Over the previous two books, there are a handful of outstandingly unpleasant antagonists that I’ve loved to hate. So it was enjoyable to be confronted with them again – and this time around in far more detail, so that I got to know exactly what their motivations were. Once more, Hair has taken some of my assumptions, played with them and bounced them on their head, which put a certain powerful woman in a completely different light. I love it when that happens. The story starts with a bang and goes on delivering yet more surprises and shocks so that instead of going to bed at a reasonably sensible time, I stayed up faaar too late into the night to discover what happened next.
The setting is vividly realised, the characters nicely complex and changing in reaction to the privations and danger they’ve been undergoing, and the plotting masterfully handled. All in all, this is a cracking ending to an excellent epic fantasy adventure that I’ve loved from start to finish. Very highly recommended. While I obtained an arc of Sorcerer’s Edge from the publisher via Netgalley, the opinions I have expressed are unbiased and my own. 10/10
Over the last few years, I’ve become a solid fan of Hair’s writing – see my reviews of the Olympus trilogy, Athena’s Champion, Oracle’s War and Sacred Bride which he co-wrote with Cath Mayo. I was also fortunate enough to be approved to read an arc of the first book in this adventure, Map’s Edge – see my review here.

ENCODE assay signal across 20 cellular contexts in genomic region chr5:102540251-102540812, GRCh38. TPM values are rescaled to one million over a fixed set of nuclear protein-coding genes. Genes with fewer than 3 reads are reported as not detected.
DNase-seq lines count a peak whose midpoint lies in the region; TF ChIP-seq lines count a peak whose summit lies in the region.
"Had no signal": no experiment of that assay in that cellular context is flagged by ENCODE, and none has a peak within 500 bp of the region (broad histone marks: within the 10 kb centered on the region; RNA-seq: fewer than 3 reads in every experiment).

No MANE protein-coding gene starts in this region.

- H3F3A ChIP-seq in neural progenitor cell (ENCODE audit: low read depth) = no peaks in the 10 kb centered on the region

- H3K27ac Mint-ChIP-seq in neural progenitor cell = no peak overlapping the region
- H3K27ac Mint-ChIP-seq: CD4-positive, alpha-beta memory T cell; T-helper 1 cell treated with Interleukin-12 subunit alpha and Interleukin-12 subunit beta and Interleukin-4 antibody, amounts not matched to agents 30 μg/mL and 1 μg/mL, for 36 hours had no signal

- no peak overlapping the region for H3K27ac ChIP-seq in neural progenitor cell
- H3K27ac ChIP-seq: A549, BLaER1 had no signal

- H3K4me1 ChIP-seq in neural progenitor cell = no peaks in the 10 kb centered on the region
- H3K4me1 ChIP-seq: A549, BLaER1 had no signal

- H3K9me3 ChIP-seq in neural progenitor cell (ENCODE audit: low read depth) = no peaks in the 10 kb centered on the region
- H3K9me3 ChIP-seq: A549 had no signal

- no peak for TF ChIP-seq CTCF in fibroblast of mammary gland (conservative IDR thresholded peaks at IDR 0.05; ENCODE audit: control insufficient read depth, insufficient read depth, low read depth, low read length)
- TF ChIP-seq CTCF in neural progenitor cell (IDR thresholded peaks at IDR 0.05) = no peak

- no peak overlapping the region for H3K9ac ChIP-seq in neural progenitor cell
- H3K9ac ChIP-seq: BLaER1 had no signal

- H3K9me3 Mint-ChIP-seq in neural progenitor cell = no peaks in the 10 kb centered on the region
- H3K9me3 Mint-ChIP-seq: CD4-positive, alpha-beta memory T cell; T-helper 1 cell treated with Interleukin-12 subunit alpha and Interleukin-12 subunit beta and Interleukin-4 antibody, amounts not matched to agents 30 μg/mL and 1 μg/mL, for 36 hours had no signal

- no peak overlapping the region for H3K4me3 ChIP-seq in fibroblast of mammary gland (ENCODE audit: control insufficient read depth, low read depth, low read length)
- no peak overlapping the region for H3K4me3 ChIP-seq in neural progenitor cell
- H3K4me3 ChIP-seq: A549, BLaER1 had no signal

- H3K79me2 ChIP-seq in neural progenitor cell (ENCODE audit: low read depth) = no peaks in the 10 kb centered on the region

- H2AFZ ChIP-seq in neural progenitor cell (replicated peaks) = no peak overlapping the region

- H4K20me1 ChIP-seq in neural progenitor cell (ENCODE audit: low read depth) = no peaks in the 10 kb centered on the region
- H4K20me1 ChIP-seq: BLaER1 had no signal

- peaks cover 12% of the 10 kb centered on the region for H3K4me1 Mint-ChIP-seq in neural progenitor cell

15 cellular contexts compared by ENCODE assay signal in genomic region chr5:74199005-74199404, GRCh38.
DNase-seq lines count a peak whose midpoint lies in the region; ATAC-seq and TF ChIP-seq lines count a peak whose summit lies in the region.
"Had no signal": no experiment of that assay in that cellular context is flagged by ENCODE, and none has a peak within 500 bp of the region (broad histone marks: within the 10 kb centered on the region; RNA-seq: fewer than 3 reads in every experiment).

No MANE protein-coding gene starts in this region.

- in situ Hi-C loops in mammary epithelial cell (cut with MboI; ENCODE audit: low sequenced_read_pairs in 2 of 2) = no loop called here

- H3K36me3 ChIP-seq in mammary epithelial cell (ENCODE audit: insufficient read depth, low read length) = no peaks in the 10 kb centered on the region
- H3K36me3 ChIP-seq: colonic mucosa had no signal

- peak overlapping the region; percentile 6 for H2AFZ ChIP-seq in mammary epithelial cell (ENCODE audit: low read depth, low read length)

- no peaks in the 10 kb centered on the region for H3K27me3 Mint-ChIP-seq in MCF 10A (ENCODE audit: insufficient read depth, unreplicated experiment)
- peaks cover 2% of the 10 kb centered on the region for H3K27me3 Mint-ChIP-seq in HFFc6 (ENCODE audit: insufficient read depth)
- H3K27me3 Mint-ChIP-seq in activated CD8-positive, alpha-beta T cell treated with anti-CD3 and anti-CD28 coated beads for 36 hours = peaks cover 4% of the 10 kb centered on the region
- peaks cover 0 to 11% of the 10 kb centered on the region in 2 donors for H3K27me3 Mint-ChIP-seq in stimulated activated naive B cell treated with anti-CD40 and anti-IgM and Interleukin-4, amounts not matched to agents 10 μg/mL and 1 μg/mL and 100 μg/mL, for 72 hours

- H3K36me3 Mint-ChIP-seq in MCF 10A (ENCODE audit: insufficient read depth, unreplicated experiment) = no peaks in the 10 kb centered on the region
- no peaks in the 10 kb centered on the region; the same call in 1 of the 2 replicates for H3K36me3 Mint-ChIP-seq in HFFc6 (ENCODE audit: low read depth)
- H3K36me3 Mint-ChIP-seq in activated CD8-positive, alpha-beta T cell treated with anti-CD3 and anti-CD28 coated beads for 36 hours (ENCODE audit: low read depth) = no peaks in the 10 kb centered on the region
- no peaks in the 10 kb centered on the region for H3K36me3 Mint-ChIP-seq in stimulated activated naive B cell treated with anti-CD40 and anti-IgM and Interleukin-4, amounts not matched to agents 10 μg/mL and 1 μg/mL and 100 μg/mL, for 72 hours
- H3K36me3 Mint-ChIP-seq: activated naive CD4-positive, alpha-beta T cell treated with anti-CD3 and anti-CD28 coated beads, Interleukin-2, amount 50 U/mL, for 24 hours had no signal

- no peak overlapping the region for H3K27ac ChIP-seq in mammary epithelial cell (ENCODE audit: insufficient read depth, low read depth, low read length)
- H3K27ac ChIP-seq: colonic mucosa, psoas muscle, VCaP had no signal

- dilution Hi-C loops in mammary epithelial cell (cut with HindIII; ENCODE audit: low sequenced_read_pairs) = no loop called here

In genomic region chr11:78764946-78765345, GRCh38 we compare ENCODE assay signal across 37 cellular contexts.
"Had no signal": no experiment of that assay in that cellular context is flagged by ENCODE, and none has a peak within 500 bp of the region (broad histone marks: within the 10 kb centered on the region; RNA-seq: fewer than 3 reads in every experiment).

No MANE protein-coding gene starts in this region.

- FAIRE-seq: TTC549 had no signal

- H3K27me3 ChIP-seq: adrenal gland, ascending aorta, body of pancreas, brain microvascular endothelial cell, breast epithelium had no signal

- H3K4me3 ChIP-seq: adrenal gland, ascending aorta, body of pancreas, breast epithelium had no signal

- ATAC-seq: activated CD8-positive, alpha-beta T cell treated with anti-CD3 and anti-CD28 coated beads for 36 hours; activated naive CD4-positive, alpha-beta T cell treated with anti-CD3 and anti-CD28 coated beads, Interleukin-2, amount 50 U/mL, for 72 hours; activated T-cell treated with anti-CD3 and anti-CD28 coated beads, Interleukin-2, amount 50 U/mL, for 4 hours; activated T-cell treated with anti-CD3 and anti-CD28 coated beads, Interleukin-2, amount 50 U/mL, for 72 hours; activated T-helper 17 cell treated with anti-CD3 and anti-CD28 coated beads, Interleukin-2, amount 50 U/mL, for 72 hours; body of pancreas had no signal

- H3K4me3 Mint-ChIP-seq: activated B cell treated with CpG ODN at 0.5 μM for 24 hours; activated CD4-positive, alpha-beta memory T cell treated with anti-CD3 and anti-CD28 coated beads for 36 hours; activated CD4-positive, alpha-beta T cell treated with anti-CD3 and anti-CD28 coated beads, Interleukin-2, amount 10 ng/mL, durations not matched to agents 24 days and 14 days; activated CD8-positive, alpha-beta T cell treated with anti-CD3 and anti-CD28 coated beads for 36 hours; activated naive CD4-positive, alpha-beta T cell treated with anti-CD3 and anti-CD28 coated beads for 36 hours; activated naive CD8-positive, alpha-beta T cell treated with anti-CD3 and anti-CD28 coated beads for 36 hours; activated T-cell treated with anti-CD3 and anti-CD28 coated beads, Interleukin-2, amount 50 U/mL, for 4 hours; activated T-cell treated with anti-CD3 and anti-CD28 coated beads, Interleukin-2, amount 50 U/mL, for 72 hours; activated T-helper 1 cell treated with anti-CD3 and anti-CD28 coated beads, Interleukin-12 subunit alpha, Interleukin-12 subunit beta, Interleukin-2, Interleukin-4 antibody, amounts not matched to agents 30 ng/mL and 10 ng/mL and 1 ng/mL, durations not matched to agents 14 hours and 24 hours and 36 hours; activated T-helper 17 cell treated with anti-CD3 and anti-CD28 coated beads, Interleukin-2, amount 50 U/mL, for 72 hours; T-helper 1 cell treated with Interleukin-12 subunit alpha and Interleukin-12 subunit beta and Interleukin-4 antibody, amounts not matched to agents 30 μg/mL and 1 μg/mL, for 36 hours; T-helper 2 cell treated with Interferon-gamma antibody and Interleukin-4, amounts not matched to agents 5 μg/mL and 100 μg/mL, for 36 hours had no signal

BLURB: Chasing a dream of wealth and freedom, Raythe Vyre’s ragtag caravan of refugees from imperial oppression went off the map, into the frozen wastes of the north. What they found there was beyond all their expectations: Rath Argentium, the legendary city of the long-vanished Aldar, complete with its fabled floating citadel.
Even more unexpectedly, they encountered the Tangato, the remnants of the people who served the Aldar, who are shocked to learn that they’re not alone in the world – and hostile to Raythe’s interlopers. What awaits Raythe’s people in the haunted castle that floats above them, the lair of the last Aldar king? Everlasting wealth – or eternal damnation?